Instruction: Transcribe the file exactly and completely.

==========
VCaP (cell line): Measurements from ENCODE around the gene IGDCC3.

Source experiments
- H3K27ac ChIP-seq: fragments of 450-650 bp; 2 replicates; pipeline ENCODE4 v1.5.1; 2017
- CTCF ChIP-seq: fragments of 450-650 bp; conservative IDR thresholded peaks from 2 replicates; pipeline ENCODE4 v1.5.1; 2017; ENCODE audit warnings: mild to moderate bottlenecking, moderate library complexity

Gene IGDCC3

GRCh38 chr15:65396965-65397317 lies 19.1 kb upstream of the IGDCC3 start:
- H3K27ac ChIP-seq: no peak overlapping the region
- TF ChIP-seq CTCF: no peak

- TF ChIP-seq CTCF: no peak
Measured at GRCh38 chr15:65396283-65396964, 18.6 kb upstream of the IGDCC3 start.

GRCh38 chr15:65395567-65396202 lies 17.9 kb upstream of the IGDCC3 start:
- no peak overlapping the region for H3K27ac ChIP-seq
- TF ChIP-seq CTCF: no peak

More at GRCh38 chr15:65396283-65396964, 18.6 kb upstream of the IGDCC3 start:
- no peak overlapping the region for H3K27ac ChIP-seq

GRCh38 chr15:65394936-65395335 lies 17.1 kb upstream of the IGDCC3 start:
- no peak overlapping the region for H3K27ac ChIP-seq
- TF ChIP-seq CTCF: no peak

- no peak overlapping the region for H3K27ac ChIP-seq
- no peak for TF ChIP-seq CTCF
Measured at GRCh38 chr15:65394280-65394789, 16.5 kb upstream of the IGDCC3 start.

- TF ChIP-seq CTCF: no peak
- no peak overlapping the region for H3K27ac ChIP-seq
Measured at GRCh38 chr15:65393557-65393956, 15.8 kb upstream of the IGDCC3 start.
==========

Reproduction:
VCaP (cell line): Measurements from ENCODE around the gene IGDCC3.

Source experiments
- H3K27ac ChIP-seq: fragments of 450-650 bp; 2 replicates; pipeline ENCODE4 v1.5.1; 2017
- CTCF ChIP-seq: fragments of 450-650 bp; conservative IDR thresholded peaks from 2 replicates; pipeline ENCODE4 v1.5.1; 2017; ENCODE audit warnings: mild to moderate bottlenecking, moderate library complexity

Gene IGDCC3

GRCh38 chr15:65396965-65397317 lies 19.1 kb upstream of the IGDCC3 start:
- H3K27ac ChIP-seq: no peak overlapping the region
- TF ChIP-seq CTCF: no peak

- TF ChIP-seq CTCF: no peak
Measured at GRCh38 chr15:65396283-65396964, 18.6 kb upstream of the IGDCC3 start.

GRCh38 chr15:65395567-65396202 lies 17.9 kb upstream of the IGDCC3 start:
- no peak overlapping the region for H3K27ac ChIP-seq
- TF ChIP-seq CTCF: no peak

More at GRCh38 chr15:65396283-65396964, 18.6 kb upstream of the IGDCC3 start:
- no peak overlapping the region for H3K27ac ChIP-seq

GRCh38 chr15:65394936-65395335 lies 17.1 kb upstream of the IGDCC3 start:
- no peak overlapping the region for H3K27ac ChIP-seq
- TF ChIP-seq CTCF: no peak

- no peak overlapping the region for H3K27ac ChIP-seq
- no peak for TF ChIP-seq CTCF
Measured at GRCh38 chr15:65394280-65394789, 16.5 kb upstream of the IGDCC3 start.

- TF ChIP-seq CTCF: no peak
- no peak overlapping the region for H3K27ac ChIP-seq
Measured at GRCh38 chr15:65393557-65393956, 15.8 kb upstream of the IGDCC3 start.